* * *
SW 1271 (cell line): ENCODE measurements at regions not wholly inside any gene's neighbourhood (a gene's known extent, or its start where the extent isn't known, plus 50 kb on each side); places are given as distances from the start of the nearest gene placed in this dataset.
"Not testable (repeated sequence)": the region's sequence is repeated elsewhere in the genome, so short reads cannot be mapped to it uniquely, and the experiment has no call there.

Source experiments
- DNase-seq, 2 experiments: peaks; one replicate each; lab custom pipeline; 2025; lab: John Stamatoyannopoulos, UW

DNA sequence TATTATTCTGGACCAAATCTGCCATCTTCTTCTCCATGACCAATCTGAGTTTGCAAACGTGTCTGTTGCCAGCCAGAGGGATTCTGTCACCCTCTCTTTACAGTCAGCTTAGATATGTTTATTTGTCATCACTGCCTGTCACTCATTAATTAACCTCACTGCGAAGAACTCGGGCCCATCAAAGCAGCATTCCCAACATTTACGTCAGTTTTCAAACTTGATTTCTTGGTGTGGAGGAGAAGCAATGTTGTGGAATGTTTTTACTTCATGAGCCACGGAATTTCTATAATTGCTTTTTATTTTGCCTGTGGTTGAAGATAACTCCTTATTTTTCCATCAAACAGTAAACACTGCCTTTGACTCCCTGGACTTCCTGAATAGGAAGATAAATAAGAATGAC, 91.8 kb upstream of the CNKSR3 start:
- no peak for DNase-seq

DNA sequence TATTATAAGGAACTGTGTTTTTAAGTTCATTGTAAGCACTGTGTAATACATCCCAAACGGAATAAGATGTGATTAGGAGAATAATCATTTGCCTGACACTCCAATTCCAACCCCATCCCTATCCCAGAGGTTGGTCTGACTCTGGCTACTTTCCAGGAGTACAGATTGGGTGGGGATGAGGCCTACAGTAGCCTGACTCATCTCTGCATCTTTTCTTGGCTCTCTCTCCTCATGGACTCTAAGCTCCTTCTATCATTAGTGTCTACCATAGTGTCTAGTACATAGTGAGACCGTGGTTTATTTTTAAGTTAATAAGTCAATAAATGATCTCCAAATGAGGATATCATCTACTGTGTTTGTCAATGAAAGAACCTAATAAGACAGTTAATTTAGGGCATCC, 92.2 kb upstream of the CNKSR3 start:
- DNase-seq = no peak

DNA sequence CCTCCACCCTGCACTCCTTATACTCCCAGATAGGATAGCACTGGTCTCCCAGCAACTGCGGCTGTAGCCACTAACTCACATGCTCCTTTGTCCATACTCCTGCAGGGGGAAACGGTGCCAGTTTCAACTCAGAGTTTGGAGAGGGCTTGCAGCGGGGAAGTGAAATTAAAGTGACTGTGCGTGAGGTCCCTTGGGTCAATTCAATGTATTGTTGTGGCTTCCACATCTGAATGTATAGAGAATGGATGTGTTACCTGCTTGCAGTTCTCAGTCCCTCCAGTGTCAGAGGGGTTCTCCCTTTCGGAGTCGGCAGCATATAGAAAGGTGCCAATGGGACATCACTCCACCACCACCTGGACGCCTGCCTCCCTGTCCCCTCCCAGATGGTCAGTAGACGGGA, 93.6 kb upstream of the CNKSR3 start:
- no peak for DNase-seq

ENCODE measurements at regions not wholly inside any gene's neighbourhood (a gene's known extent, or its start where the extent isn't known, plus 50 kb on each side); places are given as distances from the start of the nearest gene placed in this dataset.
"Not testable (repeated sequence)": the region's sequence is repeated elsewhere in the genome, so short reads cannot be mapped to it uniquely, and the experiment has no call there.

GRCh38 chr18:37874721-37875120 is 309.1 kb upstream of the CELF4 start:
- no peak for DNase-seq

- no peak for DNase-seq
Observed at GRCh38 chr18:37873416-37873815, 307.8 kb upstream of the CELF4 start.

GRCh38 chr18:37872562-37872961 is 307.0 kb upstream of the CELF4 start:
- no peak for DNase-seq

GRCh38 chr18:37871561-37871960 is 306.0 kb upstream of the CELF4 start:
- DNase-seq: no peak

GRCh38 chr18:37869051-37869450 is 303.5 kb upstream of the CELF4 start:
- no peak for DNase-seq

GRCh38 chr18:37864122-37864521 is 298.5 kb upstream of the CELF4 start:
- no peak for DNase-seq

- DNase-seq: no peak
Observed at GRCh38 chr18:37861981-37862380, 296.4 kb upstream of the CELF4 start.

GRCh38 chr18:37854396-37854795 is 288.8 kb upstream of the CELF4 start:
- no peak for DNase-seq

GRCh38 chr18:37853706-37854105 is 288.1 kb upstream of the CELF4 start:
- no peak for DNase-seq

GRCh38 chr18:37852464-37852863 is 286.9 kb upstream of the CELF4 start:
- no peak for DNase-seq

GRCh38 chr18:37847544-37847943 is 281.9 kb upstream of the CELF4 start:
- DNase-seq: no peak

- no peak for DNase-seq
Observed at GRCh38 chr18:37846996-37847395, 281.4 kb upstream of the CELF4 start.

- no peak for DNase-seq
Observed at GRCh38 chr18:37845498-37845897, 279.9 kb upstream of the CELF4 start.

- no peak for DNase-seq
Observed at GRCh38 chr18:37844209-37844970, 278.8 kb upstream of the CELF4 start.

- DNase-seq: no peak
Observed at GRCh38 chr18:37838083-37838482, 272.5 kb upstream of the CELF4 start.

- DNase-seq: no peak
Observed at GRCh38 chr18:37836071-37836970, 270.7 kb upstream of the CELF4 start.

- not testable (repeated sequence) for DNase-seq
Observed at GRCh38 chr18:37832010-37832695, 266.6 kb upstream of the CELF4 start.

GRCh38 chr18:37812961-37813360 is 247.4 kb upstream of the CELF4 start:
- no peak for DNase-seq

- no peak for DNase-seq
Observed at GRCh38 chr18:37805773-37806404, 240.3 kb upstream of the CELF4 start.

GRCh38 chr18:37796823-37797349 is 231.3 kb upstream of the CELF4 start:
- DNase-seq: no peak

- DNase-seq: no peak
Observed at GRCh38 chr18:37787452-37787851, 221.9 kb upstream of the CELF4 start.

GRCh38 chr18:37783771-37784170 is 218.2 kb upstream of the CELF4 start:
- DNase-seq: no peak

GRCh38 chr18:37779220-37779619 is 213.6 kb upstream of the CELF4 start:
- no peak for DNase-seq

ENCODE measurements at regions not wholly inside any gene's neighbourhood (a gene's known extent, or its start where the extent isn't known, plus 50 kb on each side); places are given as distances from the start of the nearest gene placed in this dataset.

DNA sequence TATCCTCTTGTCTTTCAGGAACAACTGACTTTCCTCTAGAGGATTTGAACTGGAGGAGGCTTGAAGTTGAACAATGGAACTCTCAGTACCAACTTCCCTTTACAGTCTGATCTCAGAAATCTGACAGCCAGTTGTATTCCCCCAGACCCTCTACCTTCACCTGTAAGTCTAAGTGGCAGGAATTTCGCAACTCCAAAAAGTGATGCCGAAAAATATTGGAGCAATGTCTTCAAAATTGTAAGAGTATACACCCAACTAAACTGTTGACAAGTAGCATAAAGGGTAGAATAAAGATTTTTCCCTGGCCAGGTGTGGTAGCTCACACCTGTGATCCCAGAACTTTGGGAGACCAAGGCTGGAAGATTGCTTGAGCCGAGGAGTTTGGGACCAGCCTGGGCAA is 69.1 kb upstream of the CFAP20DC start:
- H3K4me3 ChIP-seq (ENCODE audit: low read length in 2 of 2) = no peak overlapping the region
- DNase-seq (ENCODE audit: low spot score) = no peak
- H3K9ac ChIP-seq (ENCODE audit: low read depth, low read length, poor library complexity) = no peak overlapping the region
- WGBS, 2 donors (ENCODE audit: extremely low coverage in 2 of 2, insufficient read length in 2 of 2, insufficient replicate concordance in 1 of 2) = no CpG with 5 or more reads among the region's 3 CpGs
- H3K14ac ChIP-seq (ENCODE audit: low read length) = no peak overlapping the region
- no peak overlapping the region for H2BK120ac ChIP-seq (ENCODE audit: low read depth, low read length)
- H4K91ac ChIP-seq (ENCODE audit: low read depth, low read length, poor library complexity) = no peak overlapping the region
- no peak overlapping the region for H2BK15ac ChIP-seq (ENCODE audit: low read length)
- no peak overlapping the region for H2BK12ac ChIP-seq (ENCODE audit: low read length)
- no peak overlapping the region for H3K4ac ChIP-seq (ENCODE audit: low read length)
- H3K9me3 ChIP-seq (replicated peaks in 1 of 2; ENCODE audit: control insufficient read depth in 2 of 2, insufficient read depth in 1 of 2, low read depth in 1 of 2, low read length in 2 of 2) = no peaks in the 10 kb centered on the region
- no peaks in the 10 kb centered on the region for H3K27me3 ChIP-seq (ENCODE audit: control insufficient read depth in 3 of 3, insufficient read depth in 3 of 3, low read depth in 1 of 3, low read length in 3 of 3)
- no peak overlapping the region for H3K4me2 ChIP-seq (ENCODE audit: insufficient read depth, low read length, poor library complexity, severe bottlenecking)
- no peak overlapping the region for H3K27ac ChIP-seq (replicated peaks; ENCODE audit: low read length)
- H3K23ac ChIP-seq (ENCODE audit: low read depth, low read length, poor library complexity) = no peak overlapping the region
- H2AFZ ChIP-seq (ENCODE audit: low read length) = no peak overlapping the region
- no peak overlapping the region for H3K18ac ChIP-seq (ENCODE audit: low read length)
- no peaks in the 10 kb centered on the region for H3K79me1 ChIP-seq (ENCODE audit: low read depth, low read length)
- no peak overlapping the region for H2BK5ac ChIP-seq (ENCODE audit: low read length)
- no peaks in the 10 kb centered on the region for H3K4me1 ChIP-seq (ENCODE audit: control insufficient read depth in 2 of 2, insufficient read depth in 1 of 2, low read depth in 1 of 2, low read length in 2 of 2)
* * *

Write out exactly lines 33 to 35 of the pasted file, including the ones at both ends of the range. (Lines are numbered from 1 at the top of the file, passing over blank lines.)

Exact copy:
GRCh38 chr18:37847544-37847943 is 281.9 kb upstream of the CELF4 start:
- DNase-seq: no peak

- no peak for DNase-seq